- The Washington Times - Monday, June 7, 2004

The two chestnut colts came thundering down the track almost as one. For the final several hundred yards, they were head to head as the Belmont Park crowd of 65,417 screeched and a national TV audience stared.

A photo finish was necessary to determine the winner of the 110th Belmont Stakes — for everyone, that is, except Steve Cauthen aboard Affirmed. A few yards beyond the finish line, the 18-year-old jockey stood up in the saddle and waved his left arm in triumph. He knew, even if no one else did.

“It was a great moment for racing,” Cauthen would say a quarter-century later of the epic equine struggle. “And it still is.”

On that memorable day of June10, 1978, Affirmed beat Alydar for the third straight Triple Crown race — by the staggeringly slender cumulative margin of about 1 lengths. Never in racing and seldom in sports history had there been such a rivalry.

Racing had produced a Triple Crown winner for the third time in just six years, with Affirmed following in the hoofprints of Secretariat (1973) and Seattle Slew (1977). Yet the difficulty of any but a truly super horse winning the sport’s three springtime jewels was reaffirmed Saturday when Smarty Jones became the 10th Kentucky Derby-Preakness winner to fail since then.

Despite, or perhaps because of, losing repeatedly to Affirmed, Alydar emerged from their classic battles as a sympathetic figure. It takes two — two humans, two horses, two teams — to make a great rivalry, and Alydar did his part. It wasn’t his fault Affirmed always seemed a tiny bit better.

“Alydar will always be a champion to me,” said Jorge Velasquez, his rider, years later. “He couldn’t get past Affirmed, but he never stopped trying. He was the best horse I ever rode.”

Fulsome praise also came from Laz Barrera, Affirmed’s trainer: “Any other year, Alydar would have won the Triple Crown, no doubt. He was a great horse, but he just happened to come along at the wrong time.”

Possibly Barrera’s comments were reworded for public consumption; the Cuban native was known at the time for mangling the English language. Noting before that year’s Kentucky Derby that Cauthen seemed wise beyond his tender years, Barrera suggested the jockey must have descended to Earth “on a flying sausage.”

Is it just coincidence that the names “Barrera” and “Berra” are similar?

Or that the duels between Affirmed and Alydar resembled in intensity those between Berra’s New York Yankees and the Boston Red Sox?

The two wonder horses tangled 10 times in 14 months from June15, 1977, through Aug.19, 1978. Affirmed won seven races and Alydar three, including once by disqualification in their final meeting in the Travers at Saratoga. Five times the margin was a half-length or less, with Affirmed winning each encounter. All told, the colts covered 105/16 miles, with Affirmed coming out ahead by about 38 feet.

In other words, they were closerthanthis.

The pair met six times as 2-year-olds in 1977, with Affirmed winning the Hopeful, Laurel Futurity and Belmont Futurity and Alydar taking the Great American and the Champagne. Then Affirmed was vanned to California and Alydar to Florida to prepare for the 1978 Kentucky Derby. By way of warming up, each won several races in spectacular fashion, whetting the appetites of knowledgeable fans for the Triple Crown series.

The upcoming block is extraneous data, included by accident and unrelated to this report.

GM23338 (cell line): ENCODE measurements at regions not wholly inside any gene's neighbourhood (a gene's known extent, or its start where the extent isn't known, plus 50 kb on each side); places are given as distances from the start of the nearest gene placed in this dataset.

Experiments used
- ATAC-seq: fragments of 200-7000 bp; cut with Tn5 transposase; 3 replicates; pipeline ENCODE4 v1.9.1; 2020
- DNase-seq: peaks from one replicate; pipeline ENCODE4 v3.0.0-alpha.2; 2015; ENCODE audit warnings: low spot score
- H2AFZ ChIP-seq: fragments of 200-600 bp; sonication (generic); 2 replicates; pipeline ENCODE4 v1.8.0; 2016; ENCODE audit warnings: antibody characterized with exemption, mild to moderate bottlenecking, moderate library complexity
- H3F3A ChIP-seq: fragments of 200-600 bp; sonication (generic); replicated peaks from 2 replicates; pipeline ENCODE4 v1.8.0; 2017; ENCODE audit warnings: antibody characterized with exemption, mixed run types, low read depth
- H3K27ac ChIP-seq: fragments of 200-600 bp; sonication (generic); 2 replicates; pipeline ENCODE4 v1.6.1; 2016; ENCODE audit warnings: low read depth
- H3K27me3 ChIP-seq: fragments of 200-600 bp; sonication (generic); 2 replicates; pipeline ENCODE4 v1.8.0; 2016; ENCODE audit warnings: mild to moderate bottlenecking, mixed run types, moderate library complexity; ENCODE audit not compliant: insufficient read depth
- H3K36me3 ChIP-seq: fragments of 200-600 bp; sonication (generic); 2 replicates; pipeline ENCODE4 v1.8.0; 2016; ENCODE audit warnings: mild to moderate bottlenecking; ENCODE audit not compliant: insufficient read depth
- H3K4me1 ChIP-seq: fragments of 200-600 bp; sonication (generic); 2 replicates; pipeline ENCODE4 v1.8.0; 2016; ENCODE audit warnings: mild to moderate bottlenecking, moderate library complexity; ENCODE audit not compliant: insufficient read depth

On Derby day, bettors at Churchill Downs made Alydar a 6-5 favorite with Affirmed at 9-5. Perhaps struck in an eye by a clod of dirt, Alydar dropped far back early, then rallied with a furious stretch run that had him within 1 lengths of Affirmed at the finish.

Two weeks later in the Preakness, the two staged a preview of their Belmont duel. Alydar trailed by a neck at the eighth pole, and they fought all the way down the stretch before Affirmed prevailed by a neck.

Three weeks after that, Affirmed faced a double challenge in the Belmont. First, did he belong way up there with legendary greats like Man o’ War, Seabiscuit, War Admiral and Citation? Second, could he hold off his stubborn adversary one more time?

There were five horses in the field, but only two mattered. With Affirmed leading on the inside, Alydar caught up on the backstretch, and the two ran nose to nose for seven furlongs. With Affirmed finally getting tired, Cauthen said later, Alydar poked his nose in front turning for home.

It was now or never for Affirmed’s Triple Crown bid, and Cauthen resorted to what he called “my secret weapon.” Switching his whip to his left hand, the jockey smacked his horse on the flank. Stung and perhaps insulted, Affirmed turned it on and regained a tiny lead almost immediately. Somehow, he held it for the final 300 yards, winning in 2:264/5 over the 1-mile distance that had ruined many a lesser colt.

What was the final margin?

“Six inches,” Cauthen said, shaking his head. “I can’t believe it.”

Veteran horseman Ogden Phipps, president of the New York Racing Association, called it “the greatest race I have ever seen,” and few if any spectators disagreed.

The great foes met only once more, in the Travers, when a careless move by Affirmed jockey Laffit Pincay Jr. cut off Alydar and caused him to be disqualified. Though both raced at age 4 in 1979, they never saw each other again. Affirmed, who was Horse of the Year at ages 3 and 4, won 22 of 29 races and earned $2,393,818; Alydar’s numbers were 14 victories (and nine seconds) in 26 races for $957,195. Both are in racing’s Hall of Fame, and both were successful at stud.

Alydar was euthanized Nov.15, 1990, after breaking a leg in his stall. Affirmed died Jan.13, 2001, following months of leg problems. And if there is a horse heaven, we may assume they are there — and, of course, close together.

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